I almost didn’t include this little island as it was such a dull, grey day when I visited that the photos are not very interesting at all – sorry! But an island is an island and, as this qualifies as one, I have decided to include it. (The next one’s a lot more colourful!) Košljun (Kosh-lee-oon) is a tiny monastery island tucked away in the deep natural harbour of the Puntaska Draga bay, Krk Island. It is home to a very small community of Franciscan friars and is only accessible by taxi boat which lands you at the purpose built jetty where a statue of St Francis and a wolf welcomes visitors to the island.
A taxi boat driver felt sorry for me and gave me a lift to the island on his way to delivering a group of French tourists to Krk town around the coast. They were friendly and interested to find an English person who speaks French so we had a chat and a laugh on the way there. The boat driver dropped me off and promised to pick me up later on in the afternoon and the jolly French people waved me off!
Orignally the site of a Roman villa, the island was home to a Benedictine monastery before being abandoned. In 1447 the Krk noblemen sought permission from the Pope to install a community of Franciscan friars on the island and the monastery was enlarged to accommodate them. The present day buildings include two churches, cloisters, the community’s cemetery, an extensive library and a museum displaying church and farming artefacts. The name is said to come from the Italian Castellione or Latin Castellum which, if you say it fast, sounds like Košljun (Kosh-lee-oon)!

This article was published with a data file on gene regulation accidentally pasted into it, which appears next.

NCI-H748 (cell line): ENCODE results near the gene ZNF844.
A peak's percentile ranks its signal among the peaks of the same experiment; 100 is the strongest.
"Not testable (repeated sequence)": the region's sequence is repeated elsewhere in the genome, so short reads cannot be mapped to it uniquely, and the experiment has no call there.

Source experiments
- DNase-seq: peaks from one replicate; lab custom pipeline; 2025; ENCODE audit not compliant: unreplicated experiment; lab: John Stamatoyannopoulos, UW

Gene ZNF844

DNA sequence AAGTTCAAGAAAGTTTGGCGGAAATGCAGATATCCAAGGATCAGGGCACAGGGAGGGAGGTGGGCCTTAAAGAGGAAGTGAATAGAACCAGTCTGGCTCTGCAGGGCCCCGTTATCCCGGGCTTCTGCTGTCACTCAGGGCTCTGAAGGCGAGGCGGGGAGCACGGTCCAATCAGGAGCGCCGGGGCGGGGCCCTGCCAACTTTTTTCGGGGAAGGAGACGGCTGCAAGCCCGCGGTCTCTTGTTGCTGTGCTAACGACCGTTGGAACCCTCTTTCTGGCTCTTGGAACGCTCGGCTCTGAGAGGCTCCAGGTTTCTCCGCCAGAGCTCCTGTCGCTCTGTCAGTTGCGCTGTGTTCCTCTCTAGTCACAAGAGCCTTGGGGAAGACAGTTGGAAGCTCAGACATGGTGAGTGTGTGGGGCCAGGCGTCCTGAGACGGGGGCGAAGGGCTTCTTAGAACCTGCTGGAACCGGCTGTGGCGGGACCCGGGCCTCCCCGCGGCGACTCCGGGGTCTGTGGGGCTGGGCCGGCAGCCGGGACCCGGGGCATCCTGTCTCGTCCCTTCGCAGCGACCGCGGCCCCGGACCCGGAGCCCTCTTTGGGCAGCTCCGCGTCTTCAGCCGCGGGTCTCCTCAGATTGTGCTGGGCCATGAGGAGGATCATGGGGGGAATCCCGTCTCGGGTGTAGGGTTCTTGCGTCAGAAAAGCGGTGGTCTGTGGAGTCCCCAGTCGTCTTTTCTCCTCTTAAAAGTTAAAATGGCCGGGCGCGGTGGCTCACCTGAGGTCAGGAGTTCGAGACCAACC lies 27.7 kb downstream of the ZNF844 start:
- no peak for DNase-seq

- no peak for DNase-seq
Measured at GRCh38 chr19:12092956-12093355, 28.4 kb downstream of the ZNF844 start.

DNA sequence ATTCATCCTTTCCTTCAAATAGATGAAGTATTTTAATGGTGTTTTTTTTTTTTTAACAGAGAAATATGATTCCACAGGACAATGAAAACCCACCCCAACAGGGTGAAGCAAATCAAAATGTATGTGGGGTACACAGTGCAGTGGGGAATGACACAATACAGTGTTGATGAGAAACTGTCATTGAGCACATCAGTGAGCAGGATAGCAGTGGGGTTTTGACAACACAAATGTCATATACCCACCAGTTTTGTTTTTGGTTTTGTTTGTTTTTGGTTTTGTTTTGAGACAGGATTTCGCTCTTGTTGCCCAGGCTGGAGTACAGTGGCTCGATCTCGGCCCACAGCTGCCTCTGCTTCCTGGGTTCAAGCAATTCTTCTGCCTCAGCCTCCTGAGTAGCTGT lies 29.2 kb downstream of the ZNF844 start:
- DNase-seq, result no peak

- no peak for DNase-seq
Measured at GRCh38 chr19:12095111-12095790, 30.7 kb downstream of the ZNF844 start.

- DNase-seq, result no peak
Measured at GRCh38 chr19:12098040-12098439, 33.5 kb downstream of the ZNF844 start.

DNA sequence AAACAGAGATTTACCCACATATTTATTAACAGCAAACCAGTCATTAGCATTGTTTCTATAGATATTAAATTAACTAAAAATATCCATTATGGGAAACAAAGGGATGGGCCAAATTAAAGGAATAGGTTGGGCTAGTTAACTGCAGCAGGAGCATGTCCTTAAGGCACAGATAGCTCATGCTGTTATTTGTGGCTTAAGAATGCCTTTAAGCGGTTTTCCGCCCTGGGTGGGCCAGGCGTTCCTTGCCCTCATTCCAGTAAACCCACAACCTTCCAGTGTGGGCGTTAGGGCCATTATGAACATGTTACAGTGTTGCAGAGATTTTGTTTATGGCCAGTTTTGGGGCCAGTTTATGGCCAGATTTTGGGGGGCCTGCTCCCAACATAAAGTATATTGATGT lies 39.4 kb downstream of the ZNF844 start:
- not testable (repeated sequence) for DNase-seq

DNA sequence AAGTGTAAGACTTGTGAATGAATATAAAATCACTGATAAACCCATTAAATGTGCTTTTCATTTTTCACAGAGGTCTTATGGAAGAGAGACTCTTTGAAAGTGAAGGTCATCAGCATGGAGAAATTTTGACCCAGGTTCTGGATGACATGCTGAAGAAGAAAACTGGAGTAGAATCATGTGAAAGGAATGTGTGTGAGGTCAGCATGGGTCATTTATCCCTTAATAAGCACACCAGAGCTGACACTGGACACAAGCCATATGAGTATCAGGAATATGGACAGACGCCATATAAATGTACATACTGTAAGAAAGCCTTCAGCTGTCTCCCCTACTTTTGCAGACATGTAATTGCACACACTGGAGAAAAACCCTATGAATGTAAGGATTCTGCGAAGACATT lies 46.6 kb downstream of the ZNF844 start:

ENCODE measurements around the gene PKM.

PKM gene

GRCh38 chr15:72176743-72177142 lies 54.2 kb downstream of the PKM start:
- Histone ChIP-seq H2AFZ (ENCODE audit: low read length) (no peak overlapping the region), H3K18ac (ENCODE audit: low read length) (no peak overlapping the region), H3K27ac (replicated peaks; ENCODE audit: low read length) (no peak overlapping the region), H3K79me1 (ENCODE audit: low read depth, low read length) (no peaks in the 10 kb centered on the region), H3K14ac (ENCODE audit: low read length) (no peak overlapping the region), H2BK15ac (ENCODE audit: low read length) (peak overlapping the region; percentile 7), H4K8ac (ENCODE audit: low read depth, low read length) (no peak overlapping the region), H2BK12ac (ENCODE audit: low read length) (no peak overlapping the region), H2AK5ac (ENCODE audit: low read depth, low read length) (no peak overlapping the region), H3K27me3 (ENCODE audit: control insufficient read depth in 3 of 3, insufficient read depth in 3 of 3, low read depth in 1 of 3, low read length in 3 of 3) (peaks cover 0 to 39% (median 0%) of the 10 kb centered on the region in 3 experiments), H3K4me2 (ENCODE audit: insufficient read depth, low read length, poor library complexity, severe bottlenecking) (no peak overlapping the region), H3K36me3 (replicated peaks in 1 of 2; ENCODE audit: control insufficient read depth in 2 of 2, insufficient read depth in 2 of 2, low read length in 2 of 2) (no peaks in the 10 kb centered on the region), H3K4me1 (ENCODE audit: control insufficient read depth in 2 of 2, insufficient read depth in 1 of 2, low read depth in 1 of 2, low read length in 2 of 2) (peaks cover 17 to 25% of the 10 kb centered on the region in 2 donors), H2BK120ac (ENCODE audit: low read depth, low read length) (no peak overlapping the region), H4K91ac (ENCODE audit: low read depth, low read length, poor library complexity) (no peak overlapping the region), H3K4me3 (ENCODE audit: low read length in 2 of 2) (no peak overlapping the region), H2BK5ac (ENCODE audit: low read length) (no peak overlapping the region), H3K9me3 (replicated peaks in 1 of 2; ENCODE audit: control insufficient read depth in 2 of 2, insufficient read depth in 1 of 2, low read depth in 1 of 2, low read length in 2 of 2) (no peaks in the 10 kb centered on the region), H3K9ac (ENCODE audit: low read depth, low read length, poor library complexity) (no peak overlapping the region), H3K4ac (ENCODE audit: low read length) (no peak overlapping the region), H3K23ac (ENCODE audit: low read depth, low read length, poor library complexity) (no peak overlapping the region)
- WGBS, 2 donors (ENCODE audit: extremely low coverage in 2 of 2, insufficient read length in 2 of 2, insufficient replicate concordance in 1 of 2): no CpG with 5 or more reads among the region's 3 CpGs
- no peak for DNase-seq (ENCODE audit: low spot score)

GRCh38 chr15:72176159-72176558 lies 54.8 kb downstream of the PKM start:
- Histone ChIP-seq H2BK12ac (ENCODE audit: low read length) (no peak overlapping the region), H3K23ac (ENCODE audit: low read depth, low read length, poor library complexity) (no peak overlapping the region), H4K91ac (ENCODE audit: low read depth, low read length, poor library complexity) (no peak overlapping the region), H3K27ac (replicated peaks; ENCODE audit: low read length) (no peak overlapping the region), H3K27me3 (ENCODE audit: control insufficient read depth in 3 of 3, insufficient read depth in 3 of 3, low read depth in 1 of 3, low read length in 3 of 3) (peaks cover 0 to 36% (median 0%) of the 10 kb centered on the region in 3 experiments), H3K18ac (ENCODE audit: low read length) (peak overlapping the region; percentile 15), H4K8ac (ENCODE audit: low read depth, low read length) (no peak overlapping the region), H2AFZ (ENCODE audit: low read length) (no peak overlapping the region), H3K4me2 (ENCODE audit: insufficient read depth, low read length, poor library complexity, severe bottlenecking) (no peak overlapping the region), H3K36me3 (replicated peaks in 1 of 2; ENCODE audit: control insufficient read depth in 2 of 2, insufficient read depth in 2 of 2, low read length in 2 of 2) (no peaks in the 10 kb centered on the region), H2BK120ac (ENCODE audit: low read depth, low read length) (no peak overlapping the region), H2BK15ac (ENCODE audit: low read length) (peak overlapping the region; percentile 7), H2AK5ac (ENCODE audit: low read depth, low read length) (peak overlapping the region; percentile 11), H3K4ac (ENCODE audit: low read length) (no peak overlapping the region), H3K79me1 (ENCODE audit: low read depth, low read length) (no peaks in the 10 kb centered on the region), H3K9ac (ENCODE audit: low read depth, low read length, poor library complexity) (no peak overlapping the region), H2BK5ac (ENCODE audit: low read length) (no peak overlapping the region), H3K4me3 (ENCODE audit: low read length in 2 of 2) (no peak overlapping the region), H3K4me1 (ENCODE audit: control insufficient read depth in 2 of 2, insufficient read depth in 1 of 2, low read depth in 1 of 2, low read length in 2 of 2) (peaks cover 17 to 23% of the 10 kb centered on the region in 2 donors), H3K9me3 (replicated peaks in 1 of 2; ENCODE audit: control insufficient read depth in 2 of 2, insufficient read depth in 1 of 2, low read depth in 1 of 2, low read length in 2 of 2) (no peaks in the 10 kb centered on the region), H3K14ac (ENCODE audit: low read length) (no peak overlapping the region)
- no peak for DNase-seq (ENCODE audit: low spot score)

The island is tiny – 300 metres in diameter and covers approximately 6.5 hectares – but covered in trees and plants. A clear path takes you around the edge of the island with views across to the town and shipyard of the Krk town of Punat on one side and thick forest on the other side. There is also a network of pathways which crosses the island and takes you to various tiny chapels built in amongst the trees.
There is a well-tended olive grove set in a lush green lawn close to the jetty and the island is apparently rich in a variety of wild flowers and plants. Most of the ground appears to be covered in tall holm oaks, pines and other typically Mediterranean trees and shrubs. It’s quite dark and shady in the centre of the island and must be lovely and cool in the heat of summer.
I only saw one of the friars – the one who sold me an entry ticket (there are apparently 4 of them in total) and it didn’t seem polite to take his photo! On the day I visited, there weren’t many other people there – a couple of groups of Croatian men. It was very quiet and peaceful to wander around the paths and contemplate how the friars manage to live there on a day-to-day basis. Some of the little chapels look quite dirty and unloved on the outside but have amazing frescoes painted on the walls inside. One, dedicated to the Stations of the cross, had a little courtyard with little shrines representing each station of the cross.
An interesting but slightly strange little island that, on a sunny day, would be a very picturesque little half day trip. I enjoyed my visit but was quite happy to see the taxi boat driver pull up at the jetty bang on time.
NEXT ISLAND: Staying in Croatia, the next island is beautiful and colourful Lošinj.